Feb 012013
 

 

P1040256c

I stopped by to see Andrea Brunsendorf, head gardener at the Inner Temple Garden the other day. Her display of pots is amazing in spring and summer, and in winter she keeps the display going with evergreens. Any pots that are filled with bare earth or planted with bulbs are covered with pieces of conifer. Andrea says this is common practice in Germany – it’s too cold for many types of winter bedding, so the conifer pieces make pots and window boxes look more attractive in the chillier months.

Andrea says that the conifer cover has the added advantage of keeping the Inner Temple’s cat out of the pots. It doesn’t fool squirrels, though…

  11 Responses to “Winter pots”

  1. Looks like the perfect way to use up an old Christmas tree!

  2. I would recommend using fresh conifer branches, because you prepare your tulip pots at the beginning to mid of December and at that time you probably still enjoy your Christmas tree indoors. This year, I have just used the left-over branches of Abies nordmanniana, most attractive, that I used to make the Christmas wreath for our Potting Shed door at the Inner Temple Garden.

    • Thanks for the advice Andrea! Makes perfect sense. Love the idea.

      • Hello Veronica

        Hope all is well dear. Fascinating stuff that Andrea has written about the pots. Was wondering
        what to do with me left-over Abies normanniana branches. Thanks Andrea.
        Oh Veronica I’m not 100% at the moment. Had a bit of an accident dear. Cannot believe it happened but it did. Well my grandson invited us over for dinner last week so of course we went. Was lovely to see him and his family again. His wife Isobel Matilda Camilla Maria Monolo is Argentinian. We never used to get on , probably because of my views on the Falklands, but since then we’ve somehow managed to put that first meeting , which ended with her throwing a pan of paella over our car as we drove away , behind us and become ‘Amigos ‘. Still find the greeting difficult tho . Usually get tongue twisted by Camilla. Anyway so we went over theirs for dinner , which was lovely , but when we were leaving I had the terrible accident. Jack , my grandson , had bought Isobel Matilda Camilla Maria Monolo a Manuka ball for her Christmas present. You know , one of those big blow up exercise balls. Jack had put it outside in the hallway to make space whilst we were there because the Manuka is quite big. Anyway when we were leaving I went out of the door into the hallway first , fell over the manuka ball and tumbled down the stairs.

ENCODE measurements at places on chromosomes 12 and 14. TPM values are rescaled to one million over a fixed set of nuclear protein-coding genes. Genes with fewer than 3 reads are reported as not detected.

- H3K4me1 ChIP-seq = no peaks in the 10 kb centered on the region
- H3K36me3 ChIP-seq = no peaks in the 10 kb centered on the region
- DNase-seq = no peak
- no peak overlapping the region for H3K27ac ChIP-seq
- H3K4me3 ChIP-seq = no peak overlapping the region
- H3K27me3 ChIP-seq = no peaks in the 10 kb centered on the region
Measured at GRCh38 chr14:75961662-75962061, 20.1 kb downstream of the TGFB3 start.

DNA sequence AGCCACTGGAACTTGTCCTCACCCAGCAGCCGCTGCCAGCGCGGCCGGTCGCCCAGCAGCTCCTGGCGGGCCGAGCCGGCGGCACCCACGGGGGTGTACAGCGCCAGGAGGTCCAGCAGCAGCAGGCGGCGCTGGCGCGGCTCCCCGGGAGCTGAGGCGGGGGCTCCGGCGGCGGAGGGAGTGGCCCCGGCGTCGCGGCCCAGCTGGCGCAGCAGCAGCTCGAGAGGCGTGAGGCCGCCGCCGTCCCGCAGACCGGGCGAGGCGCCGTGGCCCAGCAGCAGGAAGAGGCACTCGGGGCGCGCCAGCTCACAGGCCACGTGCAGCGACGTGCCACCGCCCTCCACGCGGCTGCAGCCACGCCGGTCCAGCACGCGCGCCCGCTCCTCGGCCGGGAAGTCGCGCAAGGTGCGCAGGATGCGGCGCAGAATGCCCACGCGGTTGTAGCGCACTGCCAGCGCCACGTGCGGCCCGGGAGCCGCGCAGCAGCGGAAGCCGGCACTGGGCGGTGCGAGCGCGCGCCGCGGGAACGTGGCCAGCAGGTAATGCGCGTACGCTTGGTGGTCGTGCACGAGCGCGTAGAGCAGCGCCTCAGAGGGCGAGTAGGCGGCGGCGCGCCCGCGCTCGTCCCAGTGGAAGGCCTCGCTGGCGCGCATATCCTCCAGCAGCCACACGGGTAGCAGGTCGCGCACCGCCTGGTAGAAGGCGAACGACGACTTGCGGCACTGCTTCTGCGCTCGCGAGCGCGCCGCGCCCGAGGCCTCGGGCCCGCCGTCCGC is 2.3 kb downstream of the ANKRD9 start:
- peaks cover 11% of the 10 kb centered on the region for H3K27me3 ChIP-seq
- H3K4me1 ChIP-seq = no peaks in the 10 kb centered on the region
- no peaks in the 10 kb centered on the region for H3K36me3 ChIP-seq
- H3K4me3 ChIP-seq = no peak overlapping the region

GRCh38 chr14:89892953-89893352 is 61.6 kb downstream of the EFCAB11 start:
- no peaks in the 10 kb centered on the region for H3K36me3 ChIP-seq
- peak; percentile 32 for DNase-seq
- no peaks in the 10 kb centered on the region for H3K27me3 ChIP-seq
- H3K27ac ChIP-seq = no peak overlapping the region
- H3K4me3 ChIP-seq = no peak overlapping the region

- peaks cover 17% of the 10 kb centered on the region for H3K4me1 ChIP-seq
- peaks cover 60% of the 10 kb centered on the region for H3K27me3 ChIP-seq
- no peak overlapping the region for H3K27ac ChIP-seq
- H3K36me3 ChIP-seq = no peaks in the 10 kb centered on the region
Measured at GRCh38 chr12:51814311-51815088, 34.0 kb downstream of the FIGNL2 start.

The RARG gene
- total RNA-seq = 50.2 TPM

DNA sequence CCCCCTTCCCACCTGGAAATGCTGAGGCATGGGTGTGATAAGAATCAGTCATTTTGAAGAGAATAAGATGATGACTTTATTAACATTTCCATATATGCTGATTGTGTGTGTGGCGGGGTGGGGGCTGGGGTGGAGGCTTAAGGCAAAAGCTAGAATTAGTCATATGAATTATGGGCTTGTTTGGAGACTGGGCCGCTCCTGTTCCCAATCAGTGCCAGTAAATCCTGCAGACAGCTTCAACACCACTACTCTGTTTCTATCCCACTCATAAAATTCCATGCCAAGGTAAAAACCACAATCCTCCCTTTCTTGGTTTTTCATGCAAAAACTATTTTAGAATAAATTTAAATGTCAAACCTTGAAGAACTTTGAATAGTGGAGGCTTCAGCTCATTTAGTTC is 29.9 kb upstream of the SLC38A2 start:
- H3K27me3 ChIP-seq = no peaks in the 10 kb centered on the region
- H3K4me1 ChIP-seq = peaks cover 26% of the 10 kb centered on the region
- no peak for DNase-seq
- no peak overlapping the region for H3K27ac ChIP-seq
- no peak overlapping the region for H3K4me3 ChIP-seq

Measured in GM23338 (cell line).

It wasn’t anybody’s fault. The manuka ball had rolled away from the wall where Jack put it and positioned itself right outside the door next to the stairs. Could have happened to anybody. I was just unlucky to be the first one to leave. Oh well. Can’t be too upset about it dear. Doctor says I’ll probably have to be in plaster for about two months. Could be worse I suppose.

        Take care Veronica
        lots of love
        Miss Coates

        • I sometimes forget I’m married dear. Getting old.

          Mrs Coates {Ofcourse}

        • Oh, Mrs C! I don’t think I know anyone as accident prone as you! Falling in the Thames, falling down stairs… you’ll be getting a visit from social services at this rate! I do hope you’re putting your feet up and making a good recovery. More people are now reading your comments than reading my blog so maybe you could write your memoirs while you’re housebound! x

  3. Squirrels are tough to stop actually! Did she have any tips?

  4. Darn! Before I read to the end, I thought this might be the perfect anti-squirrel wheeze – and a whole lot easier then spending hours burying layers of wire netting over the bulbs, as I did back in November. Seems not. But the effect looks really lovely, all the same.

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